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Finance reform worse for consumers: report

Financial services sector bosses believe regulatory changes in their industry will leave consumers worse off, a new report shows.

Chief executives of 63 financial services firms including fund managers and financial advice providers have called for reduced red tape, reform of the tax system and more workplace flexibility in the latest Financial Services Council-DST Global Solutions CEO Report.

Financial Services Council (FSC) chief executive John Brogden said the industry was concerned particularly that regulatory changes that will affect provision of financial advice and low-cost superannuation options will be too great a burden.

"Policies that impact the productivity of the financial services sector deliver few positive outcomes for consumers," Mr Brogden said.

From July, 2013, the federal government's Future of Financial Advice (FOFA) reforms, which among other changes ban hidden commissions for financial advisers, become mandatory.

The FSC, which represents for-profit superannuation funds and financial advisers, is concerned the new regulations will make financial advice less accessible because customers will have to pay an up-front fee.

"We expect to see a reduction in the number of financial advisers in the marketplace and a reduction in the number of people receiving financial advice because of the cost increase," Mr Brogden said.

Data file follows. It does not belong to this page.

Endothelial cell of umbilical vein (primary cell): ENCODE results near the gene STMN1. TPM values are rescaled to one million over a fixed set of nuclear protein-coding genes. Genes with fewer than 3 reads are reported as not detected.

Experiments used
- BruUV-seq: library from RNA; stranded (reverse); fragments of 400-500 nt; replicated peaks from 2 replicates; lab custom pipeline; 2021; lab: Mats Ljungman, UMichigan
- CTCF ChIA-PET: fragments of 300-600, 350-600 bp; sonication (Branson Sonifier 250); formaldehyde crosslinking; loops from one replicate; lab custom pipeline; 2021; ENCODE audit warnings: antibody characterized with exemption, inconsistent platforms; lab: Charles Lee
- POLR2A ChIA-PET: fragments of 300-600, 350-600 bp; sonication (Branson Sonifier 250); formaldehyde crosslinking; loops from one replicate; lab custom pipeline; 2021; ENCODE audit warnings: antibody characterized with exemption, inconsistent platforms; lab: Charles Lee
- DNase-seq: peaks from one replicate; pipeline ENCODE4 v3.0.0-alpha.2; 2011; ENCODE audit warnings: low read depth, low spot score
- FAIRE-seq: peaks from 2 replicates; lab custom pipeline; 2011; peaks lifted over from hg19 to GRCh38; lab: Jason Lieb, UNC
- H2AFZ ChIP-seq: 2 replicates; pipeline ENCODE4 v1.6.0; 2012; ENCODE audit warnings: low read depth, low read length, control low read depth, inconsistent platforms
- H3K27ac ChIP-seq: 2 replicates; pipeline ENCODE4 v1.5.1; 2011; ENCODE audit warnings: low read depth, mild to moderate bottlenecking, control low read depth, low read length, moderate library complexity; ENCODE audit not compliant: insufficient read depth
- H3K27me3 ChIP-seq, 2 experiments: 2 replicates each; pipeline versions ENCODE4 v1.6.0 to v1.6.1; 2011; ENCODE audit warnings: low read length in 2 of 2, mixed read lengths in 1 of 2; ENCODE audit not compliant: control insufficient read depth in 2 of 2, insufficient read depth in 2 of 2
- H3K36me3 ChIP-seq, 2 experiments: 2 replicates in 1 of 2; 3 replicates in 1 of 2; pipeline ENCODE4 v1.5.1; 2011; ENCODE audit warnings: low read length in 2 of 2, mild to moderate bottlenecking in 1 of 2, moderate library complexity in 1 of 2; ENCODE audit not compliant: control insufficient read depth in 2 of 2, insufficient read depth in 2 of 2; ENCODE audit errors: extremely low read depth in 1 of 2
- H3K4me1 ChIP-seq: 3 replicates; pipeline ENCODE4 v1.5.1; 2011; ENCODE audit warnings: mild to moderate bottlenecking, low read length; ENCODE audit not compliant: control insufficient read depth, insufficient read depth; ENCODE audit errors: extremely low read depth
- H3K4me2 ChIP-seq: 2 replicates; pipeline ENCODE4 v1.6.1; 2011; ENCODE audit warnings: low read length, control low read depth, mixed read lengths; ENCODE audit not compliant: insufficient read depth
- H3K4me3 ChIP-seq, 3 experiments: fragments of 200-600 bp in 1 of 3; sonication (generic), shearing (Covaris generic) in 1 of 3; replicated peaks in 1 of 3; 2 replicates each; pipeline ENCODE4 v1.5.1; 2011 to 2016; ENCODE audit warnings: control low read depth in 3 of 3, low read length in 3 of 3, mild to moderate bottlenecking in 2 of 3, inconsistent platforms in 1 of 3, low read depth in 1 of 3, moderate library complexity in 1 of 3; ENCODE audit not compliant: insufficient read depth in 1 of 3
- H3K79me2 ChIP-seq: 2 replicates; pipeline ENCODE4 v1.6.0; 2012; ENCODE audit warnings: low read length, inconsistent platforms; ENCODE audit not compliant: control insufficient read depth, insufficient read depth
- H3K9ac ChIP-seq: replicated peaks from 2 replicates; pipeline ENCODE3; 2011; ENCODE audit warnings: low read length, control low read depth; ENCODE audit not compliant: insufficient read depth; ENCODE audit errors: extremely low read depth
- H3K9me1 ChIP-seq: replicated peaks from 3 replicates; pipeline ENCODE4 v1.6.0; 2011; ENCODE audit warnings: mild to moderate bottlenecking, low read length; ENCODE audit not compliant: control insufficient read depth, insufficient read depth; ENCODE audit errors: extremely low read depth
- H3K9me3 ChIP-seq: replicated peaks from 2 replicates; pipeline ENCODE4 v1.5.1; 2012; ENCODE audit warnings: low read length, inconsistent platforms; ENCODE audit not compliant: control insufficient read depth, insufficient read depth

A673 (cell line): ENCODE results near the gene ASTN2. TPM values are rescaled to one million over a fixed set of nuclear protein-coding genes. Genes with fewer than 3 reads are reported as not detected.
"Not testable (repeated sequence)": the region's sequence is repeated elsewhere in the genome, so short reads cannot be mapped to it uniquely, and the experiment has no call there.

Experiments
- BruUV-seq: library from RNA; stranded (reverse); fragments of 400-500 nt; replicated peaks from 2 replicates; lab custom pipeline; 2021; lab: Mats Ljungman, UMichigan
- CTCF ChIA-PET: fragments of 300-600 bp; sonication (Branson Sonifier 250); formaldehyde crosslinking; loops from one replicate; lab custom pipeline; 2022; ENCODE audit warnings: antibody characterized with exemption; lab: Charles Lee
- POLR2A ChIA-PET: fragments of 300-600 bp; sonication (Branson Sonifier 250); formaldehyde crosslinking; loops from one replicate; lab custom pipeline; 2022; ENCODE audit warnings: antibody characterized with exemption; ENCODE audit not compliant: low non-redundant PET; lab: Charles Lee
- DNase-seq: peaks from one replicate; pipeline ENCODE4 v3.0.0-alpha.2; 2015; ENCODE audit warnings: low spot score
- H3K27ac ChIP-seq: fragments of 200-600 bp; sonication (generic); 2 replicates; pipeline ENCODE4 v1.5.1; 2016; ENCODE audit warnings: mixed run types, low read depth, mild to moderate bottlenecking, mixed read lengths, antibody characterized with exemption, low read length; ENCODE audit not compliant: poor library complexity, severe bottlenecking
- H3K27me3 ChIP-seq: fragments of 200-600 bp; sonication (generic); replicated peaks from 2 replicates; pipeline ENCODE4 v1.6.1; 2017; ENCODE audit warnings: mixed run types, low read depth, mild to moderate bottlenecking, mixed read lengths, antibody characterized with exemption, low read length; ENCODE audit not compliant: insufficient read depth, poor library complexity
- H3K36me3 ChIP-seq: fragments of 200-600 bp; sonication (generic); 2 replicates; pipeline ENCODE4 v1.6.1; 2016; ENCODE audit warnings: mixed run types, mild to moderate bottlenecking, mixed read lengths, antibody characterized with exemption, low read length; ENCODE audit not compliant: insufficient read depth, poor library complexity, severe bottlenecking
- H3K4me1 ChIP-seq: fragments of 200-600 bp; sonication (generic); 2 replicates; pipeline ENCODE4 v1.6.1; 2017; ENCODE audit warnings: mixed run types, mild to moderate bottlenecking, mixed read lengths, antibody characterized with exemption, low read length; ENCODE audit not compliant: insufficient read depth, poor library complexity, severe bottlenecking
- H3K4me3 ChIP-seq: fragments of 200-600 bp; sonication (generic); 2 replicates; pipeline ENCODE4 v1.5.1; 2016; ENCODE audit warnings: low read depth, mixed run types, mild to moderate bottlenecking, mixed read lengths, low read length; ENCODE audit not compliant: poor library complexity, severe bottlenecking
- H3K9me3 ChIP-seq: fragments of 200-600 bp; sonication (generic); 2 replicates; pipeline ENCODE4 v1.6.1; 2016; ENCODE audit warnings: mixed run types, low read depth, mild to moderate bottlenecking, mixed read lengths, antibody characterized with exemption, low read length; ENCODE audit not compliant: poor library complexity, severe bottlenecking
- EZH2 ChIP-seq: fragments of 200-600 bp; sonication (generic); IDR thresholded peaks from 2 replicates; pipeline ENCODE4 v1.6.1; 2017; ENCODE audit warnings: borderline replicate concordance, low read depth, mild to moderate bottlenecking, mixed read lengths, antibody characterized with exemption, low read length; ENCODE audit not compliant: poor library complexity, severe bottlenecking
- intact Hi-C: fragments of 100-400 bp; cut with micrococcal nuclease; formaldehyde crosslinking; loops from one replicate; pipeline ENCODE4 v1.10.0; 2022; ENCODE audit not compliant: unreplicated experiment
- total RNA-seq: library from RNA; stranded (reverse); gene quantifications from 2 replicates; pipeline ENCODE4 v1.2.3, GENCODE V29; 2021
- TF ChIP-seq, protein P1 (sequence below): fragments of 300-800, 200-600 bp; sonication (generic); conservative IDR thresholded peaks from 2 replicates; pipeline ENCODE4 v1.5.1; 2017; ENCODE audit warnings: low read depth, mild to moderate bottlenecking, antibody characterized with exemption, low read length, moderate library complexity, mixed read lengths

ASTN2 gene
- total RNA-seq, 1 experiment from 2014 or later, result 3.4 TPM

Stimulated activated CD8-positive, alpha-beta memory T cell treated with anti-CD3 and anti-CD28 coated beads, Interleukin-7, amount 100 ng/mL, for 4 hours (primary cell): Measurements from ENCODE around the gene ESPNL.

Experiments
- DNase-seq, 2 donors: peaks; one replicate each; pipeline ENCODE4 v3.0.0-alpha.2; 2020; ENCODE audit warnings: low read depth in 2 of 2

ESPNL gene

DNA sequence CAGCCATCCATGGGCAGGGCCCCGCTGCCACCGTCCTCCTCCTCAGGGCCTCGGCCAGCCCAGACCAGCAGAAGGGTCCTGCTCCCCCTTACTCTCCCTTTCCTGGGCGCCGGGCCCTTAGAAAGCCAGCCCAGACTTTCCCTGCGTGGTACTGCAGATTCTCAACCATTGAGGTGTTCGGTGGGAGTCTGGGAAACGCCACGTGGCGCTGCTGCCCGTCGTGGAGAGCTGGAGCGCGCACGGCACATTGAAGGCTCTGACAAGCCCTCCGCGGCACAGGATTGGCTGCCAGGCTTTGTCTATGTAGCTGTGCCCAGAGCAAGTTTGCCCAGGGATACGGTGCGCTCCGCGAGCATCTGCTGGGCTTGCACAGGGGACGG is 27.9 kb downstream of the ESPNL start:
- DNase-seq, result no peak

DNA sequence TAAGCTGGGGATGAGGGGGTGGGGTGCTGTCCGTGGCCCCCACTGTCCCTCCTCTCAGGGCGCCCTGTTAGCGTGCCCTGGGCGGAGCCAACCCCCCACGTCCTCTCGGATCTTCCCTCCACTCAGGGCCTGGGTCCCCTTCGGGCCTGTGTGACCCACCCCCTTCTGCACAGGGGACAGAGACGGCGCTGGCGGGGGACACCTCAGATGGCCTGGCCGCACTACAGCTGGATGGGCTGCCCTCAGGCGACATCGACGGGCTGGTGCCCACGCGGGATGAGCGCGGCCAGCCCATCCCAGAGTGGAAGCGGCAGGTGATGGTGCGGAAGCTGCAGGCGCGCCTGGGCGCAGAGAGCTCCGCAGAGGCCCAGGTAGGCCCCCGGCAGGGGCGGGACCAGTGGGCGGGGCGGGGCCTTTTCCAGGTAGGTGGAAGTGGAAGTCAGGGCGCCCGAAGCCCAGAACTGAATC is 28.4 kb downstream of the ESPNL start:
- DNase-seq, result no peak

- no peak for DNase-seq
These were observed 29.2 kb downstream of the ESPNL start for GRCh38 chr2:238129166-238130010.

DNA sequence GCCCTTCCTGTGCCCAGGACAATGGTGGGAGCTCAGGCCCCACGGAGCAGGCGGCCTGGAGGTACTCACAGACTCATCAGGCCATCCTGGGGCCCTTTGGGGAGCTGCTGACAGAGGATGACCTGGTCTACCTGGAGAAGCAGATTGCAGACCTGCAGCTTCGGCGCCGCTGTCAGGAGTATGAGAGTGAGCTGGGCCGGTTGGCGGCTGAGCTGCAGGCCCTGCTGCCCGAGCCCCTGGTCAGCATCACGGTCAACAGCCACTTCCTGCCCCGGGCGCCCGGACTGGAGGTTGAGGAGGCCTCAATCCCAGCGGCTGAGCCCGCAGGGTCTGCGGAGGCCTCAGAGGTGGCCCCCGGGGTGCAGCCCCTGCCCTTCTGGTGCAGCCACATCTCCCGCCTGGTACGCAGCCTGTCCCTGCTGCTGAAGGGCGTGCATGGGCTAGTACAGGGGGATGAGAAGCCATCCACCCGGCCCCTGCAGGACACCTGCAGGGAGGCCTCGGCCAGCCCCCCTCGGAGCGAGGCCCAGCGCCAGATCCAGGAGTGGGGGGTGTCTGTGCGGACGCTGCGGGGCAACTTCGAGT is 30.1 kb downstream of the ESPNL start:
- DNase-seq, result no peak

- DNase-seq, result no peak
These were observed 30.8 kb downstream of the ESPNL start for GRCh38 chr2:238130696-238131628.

The FSC-DST Global survey found a high level of concern among CEOs about the tax system, with more than three quarters of leaders saying the current arrangements were a brake on productivity and nearly all saying it is too complex.

They called for a broadening of the GST and a reduction in income and company taxes as well as a removal of state taxes such as stamp duty.

The survey also revealed that the life insurance sector, which covers income protection insurance, has suffered higher levels of claims and lower profits in recent years because of increasing redundancies.

In other key findings:

* 69 per cent of CEOs said Australia is not prepared for an ageing population;

* 82 per cent said the nation is not prepared for rising health costs;

* 95 per cent said infrastructure planning is not adequate;

* and 75 per cent think the government pension is not sustainable.

Mr Brogden said the outlook was "for a very flat industry" in financial services in the year ahead.